The pilot made an announcement that we had lost the engine and that we would see some emergency apparatus when we ATTEMPTED a landing. This was about 1/2 hour before we were to land and my thought was I hope we don't lose the other one. They told us this was common........HUH???????
Well when we were making our approach I think every single ambulance in Nevada was lining the runway.....we did touch down okay but when we took a doubletake we were being followed by the ambulances fire apparatus and every emergency vehicle available to escort us to the gate.
We sure worried about when it was time to go home. Luckily all was well.
JetBlue uses the Airbus A320 on cross-country flights, and since most modern jetliners have only two engines, pilots are skilled enough to glide them into a landing if both engines are lost. In fact, an Air Transat Airbus A330, which is the same kind of aircraft that was involved in the recent Air France tragedy, the Air Transat A330 was on a flight from Toronto to Lisbon in August of 2001, when both engines were lost at cruise altitude of 39,000 feet over the Atlantic. So the flight crew ended up gliding the jetliner into a military field on the Azores islands. The landing was rough, but thankfuly the crew landed the A330 successfully, with both engines off, in fact the handful of minor injuries that occurred resulted from the evacuation of the aircraft.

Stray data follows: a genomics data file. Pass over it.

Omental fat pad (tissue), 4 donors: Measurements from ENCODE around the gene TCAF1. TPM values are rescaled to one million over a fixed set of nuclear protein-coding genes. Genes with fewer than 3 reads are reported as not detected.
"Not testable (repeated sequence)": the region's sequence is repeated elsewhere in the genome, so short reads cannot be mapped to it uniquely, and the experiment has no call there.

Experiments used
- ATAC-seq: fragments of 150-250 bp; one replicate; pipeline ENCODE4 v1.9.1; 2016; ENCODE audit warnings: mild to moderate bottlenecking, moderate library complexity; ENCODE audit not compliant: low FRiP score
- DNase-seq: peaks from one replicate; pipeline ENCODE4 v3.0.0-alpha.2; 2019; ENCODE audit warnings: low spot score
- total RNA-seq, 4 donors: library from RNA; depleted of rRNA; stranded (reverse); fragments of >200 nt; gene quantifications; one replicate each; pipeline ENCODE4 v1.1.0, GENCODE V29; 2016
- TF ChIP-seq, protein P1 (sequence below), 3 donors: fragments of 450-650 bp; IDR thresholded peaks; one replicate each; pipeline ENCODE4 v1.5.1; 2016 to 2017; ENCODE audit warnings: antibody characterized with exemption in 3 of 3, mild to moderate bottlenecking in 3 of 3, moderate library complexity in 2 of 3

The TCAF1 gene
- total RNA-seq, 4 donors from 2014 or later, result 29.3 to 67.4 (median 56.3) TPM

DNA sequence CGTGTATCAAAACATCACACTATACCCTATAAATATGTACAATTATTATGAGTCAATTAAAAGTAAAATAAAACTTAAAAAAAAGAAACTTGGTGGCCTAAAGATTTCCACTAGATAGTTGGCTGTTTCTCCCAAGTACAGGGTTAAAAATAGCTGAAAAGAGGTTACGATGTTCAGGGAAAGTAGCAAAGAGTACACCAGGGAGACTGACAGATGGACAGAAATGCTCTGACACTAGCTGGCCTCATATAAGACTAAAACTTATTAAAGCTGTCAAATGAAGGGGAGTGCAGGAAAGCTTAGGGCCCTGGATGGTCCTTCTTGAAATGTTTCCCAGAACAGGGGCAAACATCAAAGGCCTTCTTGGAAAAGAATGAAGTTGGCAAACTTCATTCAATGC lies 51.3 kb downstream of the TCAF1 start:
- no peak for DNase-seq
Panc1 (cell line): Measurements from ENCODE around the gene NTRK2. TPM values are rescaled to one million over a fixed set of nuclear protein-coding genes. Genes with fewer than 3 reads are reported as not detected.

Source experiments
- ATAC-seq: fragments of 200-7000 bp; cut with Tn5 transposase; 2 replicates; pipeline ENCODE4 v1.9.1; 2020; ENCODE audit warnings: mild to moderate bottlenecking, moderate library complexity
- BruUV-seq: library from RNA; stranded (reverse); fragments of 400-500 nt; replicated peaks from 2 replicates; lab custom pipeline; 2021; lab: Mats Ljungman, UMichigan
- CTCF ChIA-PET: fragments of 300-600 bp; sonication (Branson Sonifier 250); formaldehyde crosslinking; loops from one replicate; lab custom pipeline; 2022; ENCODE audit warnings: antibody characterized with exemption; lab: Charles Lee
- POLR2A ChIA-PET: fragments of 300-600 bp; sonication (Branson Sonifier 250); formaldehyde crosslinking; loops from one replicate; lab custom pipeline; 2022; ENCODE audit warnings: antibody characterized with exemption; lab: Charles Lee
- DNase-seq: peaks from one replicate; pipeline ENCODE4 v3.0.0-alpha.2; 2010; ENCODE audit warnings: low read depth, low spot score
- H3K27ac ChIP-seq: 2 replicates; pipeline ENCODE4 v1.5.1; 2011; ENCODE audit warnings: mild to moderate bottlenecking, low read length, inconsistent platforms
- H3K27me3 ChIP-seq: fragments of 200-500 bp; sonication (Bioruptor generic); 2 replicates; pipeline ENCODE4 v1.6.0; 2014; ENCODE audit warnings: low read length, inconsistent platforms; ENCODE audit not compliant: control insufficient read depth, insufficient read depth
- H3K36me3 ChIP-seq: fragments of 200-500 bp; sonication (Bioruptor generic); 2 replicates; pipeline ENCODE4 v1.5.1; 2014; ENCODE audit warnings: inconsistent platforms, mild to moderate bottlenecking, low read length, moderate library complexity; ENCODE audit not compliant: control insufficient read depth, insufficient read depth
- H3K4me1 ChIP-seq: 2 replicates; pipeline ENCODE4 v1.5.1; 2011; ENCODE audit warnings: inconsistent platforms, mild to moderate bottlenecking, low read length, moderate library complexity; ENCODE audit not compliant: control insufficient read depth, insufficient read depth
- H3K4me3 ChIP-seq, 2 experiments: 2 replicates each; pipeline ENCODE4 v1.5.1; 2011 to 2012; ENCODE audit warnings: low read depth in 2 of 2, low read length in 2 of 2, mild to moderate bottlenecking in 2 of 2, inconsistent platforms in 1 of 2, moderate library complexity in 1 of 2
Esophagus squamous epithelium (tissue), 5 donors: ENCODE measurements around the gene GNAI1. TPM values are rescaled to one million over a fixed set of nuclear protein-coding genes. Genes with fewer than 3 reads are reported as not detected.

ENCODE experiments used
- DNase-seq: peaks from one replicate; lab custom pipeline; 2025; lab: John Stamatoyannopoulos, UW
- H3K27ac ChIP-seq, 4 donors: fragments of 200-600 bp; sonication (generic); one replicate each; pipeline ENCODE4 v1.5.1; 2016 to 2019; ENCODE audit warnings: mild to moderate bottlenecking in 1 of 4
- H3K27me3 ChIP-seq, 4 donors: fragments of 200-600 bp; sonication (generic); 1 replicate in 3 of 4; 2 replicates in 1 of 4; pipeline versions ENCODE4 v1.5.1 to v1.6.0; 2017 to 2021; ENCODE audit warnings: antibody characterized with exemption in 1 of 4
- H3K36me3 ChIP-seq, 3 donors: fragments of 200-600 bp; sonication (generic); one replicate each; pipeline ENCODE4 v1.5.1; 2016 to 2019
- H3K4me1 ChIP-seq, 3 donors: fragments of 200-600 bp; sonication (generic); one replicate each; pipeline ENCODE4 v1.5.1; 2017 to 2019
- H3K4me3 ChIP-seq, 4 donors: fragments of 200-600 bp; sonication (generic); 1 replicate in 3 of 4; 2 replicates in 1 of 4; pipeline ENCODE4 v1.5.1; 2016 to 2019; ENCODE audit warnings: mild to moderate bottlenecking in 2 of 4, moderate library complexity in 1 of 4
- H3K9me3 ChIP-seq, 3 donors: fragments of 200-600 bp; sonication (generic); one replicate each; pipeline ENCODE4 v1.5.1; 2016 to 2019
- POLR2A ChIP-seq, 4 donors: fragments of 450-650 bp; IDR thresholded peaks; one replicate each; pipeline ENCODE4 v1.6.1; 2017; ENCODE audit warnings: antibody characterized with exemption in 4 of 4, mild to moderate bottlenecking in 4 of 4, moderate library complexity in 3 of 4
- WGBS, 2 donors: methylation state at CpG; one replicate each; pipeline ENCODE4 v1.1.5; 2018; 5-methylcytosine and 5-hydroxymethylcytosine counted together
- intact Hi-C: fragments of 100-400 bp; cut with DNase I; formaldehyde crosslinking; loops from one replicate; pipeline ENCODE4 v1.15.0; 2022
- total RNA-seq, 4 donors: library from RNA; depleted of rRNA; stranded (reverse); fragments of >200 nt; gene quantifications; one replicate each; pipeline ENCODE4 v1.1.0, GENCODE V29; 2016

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Old 06-05-2009, 11:24 PM
 
11,922 posts, read 21,508,334 times
Reputation: 11694
Quote:
Originally Posted by Magnum Mike View Post
Being compared to the media like that was uncalled for, and yes I know about the descent procedures and slowing down and maintaining airspeed of no more than 250 knots TAS below 10,000 feet.
It's indicated, not true airspeed...

Are you a pilot or do you play one on the forums?
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Old 06-06-2009, 12:25 AM
 
Location: N. Ga
3,694 posts, read 3,286,352 times
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Worst flight for me... Middle of July- American Airlines Flight from Houston to St. Louis with a plane change in Dallas/Ft. Worth. Having landed in Dallas late, having to change terminal, and doing my best OJ running through the airport routine, myself and 5 others made our connection just in time. We took our seats and they immediately shut the door and started backing away from the gate. We got far enough back away from the terminal... and boom... one of our engines quit. We sat for over two hours, in the plane, with no air, having run how many miles, in July... in Dallas. As I sat in my own puddle, I watched Robert Carradines Revenge of the Nerd Character mess around with the engine with a screwdriver for what seemed like an eternity. He finally got the engine working and we proceeded with our flight.

The whole flight, the engine sounded sick. Very often sounding like it might give out at any moment. When we finally came into St. Louis, we did not circle, we did not have a gradual descent. We came down.. straight down.. there was no messing around about it. To this day, I will go out of my way to avoid DFW.
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Old 06-06-2009, 07:51 AM
 
Location: Manila
1,144 posts, read 1,578,948 times
Reputation: 736
The Northwest Flight from Tokyo - Manila back in early January 2007. I thought the plane was actually gonna malfunction because the turbulence was just INSANELY strong, particularly the part where we lifted off from Tokyo...